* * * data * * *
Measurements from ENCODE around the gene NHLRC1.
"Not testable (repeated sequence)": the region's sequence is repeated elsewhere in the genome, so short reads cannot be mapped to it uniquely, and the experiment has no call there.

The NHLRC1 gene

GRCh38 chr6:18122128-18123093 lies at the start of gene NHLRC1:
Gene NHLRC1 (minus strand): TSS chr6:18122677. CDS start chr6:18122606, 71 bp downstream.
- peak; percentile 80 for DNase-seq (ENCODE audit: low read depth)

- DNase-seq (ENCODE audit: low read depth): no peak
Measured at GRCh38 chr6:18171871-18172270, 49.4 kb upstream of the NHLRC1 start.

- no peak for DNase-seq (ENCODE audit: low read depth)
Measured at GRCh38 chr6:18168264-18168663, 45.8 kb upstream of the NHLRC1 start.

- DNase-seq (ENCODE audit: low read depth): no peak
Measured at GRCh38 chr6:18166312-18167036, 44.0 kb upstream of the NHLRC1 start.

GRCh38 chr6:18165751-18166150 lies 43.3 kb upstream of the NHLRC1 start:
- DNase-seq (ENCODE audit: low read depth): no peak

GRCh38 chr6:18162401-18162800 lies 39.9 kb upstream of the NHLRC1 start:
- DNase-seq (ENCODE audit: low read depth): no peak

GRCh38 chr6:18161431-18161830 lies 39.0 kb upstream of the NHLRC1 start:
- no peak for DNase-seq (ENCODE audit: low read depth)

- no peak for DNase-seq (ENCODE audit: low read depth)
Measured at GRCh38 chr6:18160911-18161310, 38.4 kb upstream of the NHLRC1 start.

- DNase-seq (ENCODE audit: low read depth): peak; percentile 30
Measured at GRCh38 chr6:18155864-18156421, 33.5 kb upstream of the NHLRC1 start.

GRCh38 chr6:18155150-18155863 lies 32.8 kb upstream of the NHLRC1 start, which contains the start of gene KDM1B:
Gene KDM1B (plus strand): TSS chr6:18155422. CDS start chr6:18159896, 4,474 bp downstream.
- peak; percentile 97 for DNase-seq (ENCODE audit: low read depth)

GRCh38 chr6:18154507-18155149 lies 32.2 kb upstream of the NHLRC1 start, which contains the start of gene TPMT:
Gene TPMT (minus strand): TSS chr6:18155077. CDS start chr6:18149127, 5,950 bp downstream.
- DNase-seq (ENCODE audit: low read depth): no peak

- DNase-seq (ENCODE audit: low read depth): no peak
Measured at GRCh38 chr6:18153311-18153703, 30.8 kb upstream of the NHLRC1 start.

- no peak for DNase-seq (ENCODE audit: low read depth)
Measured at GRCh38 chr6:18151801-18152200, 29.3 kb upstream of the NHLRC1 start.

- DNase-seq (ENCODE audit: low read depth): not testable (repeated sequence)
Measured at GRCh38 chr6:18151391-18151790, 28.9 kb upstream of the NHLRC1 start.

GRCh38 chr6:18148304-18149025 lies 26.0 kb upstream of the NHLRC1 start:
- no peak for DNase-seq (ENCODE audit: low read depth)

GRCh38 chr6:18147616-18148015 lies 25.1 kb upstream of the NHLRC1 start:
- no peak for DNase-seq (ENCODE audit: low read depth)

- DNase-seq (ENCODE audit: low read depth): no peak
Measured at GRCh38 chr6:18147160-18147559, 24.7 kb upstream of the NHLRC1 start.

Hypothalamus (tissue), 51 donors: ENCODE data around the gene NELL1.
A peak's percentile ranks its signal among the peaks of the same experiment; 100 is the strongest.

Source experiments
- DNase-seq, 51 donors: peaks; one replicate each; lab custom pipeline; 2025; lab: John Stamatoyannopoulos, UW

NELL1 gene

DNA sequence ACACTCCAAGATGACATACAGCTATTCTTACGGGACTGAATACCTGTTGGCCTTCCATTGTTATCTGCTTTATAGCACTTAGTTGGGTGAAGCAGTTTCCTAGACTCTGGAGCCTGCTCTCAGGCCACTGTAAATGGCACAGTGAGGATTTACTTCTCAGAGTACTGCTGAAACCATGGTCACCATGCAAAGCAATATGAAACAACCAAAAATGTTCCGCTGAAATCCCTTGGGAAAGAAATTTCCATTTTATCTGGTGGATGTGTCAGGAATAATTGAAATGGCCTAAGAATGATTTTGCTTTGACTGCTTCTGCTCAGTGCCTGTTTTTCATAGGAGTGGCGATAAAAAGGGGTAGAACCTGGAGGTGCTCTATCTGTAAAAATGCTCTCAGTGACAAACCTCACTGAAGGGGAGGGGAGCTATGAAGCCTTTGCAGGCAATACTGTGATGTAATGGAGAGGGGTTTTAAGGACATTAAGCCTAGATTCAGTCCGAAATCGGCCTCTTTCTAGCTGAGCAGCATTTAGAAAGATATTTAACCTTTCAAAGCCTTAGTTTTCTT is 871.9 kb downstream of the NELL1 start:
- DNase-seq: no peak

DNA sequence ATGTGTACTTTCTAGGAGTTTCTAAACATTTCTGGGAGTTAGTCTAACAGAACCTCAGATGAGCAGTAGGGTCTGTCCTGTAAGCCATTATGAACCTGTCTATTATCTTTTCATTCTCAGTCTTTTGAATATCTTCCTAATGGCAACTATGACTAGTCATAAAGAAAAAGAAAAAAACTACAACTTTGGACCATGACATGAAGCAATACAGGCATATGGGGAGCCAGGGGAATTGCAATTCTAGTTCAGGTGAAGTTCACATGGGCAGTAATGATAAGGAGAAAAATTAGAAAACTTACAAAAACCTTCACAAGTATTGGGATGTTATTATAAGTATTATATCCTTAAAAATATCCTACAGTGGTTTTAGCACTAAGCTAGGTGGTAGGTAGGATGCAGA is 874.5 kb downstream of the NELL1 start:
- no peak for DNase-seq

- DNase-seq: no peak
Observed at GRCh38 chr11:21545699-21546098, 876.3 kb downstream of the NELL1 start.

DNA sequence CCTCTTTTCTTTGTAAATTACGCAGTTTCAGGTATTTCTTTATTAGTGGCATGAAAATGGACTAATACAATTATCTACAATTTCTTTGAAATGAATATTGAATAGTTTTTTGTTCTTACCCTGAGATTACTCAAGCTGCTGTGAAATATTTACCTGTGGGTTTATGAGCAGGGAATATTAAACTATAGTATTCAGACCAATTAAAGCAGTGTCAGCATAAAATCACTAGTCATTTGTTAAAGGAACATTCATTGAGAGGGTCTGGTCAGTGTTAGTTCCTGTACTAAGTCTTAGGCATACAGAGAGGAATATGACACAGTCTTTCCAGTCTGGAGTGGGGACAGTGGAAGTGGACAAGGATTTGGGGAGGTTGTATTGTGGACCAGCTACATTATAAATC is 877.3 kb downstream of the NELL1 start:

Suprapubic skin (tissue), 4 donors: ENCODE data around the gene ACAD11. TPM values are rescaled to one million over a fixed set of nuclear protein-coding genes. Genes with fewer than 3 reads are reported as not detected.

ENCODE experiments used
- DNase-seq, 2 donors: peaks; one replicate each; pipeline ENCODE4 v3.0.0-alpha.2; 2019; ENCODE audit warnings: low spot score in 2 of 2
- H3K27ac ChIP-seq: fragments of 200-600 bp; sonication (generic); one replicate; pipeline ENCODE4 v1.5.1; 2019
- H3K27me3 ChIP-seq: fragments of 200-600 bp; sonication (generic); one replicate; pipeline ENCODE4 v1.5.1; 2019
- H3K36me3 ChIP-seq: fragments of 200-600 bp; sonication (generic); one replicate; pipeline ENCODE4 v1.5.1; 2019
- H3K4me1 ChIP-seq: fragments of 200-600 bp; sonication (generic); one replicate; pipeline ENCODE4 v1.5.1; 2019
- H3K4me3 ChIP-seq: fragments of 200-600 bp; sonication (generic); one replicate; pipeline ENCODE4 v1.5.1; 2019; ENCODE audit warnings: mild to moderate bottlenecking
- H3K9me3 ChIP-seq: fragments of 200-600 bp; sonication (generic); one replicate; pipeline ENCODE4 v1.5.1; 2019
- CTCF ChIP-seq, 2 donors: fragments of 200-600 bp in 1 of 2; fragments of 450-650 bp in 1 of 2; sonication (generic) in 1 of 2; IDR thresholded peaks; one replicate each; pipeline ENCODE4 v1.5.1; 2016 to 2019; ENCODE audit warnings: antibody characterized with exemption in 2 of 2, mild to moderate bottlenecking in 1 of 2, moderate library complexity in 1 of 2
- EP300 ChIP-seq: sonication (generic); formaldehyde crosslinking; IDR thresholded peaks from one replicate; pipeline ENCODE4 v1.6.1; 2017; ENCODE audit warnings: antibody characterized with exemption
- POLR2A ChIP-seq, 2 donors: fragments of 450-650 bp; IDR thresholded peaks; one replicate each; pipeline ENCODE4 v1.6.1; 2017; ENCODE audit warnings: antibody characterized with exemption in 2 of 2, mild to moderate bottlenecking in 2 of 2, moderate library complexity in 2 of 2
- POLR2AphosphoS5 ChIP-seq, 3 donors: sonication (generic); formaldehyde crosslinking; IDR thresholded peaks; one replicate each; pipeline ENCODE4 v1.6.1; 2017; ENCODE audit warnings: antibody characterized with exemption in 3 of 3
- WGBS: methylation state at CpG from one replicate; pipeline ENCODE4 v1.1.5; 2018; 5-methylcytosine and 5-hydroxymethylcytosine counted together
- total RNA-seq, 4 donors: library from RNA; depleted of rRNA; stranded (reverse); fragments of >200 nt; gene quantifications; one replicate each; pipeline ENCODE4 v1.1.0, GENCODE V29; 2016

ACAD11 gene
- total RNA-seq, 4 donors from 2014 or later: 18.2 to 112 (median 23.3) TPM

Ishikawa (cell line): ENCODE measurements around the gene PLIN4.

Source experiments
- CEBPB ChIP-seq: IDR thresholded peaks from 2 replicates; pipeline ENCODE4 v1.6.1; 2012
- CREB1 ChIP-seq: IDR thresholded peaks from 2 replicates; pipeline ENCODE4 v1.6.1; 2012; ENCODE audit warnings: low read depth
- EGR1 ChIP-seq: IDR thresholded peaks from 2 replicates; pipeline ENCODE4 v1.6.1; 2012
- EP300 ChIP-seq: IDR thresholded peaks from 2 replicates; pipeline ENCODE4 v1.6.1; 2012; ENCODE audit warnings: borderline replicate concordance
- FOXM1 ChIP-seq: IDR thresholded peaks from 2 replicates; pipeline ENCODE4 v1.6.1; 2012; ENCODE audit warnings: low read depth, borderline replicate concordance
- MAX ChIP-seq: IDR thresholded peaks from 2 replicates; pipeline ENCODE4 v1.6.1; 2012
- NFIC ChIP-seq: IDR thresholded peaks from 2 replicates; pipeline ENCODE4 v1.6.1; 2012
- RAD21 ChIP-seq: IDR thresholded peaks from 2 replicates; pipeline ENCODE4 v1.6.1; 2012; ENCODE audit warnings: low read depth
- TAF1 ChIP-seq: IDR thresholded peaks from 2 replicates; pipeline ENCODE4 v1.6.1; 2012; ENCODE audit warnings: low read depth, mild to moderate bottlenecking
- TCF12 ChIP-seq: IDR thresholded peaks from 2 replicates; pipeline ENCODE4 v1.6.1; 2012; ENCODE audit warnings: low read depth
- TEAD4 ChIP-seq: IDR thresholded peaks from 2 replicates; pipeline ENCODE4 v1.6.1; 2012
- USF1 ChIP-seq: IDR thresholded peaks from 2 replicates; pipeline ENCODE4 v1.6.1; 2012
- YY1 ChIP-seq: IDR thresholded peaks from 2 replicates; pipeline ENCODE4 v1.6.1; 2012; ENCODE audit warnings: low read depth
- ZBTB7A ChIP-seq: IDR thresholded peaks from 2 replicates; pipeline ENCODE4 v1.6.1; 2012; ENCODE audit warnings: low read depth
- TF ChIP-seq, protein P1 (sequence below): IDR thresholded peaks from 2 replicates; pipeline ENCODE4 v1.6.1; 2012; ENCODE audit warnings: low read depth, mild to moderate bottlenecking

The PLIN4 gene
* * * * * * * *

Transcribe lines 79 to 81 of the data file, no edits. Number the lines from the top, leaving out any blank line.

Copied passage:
- RAD21 ChIP-seq: IDR thresholded peaks from 2 replicates; pipeline ENCODE4 v1.6.1; 2012; ENCODE audit warnings: low read depth
- TAF1 ChIP-seq: IDR thresholded peaks from 2 replicates; pipeline ENCODE4 v1.6.1; 2012; ENCODE audit warnings: low read depth, mild to moderate bottlenecking
- TCF12 ChIP-seq: IDR thresholded peaks from 2 replicates; pipeline ENCODE4 v1.6.1; 2012; ENCODE audit warnings: low read depth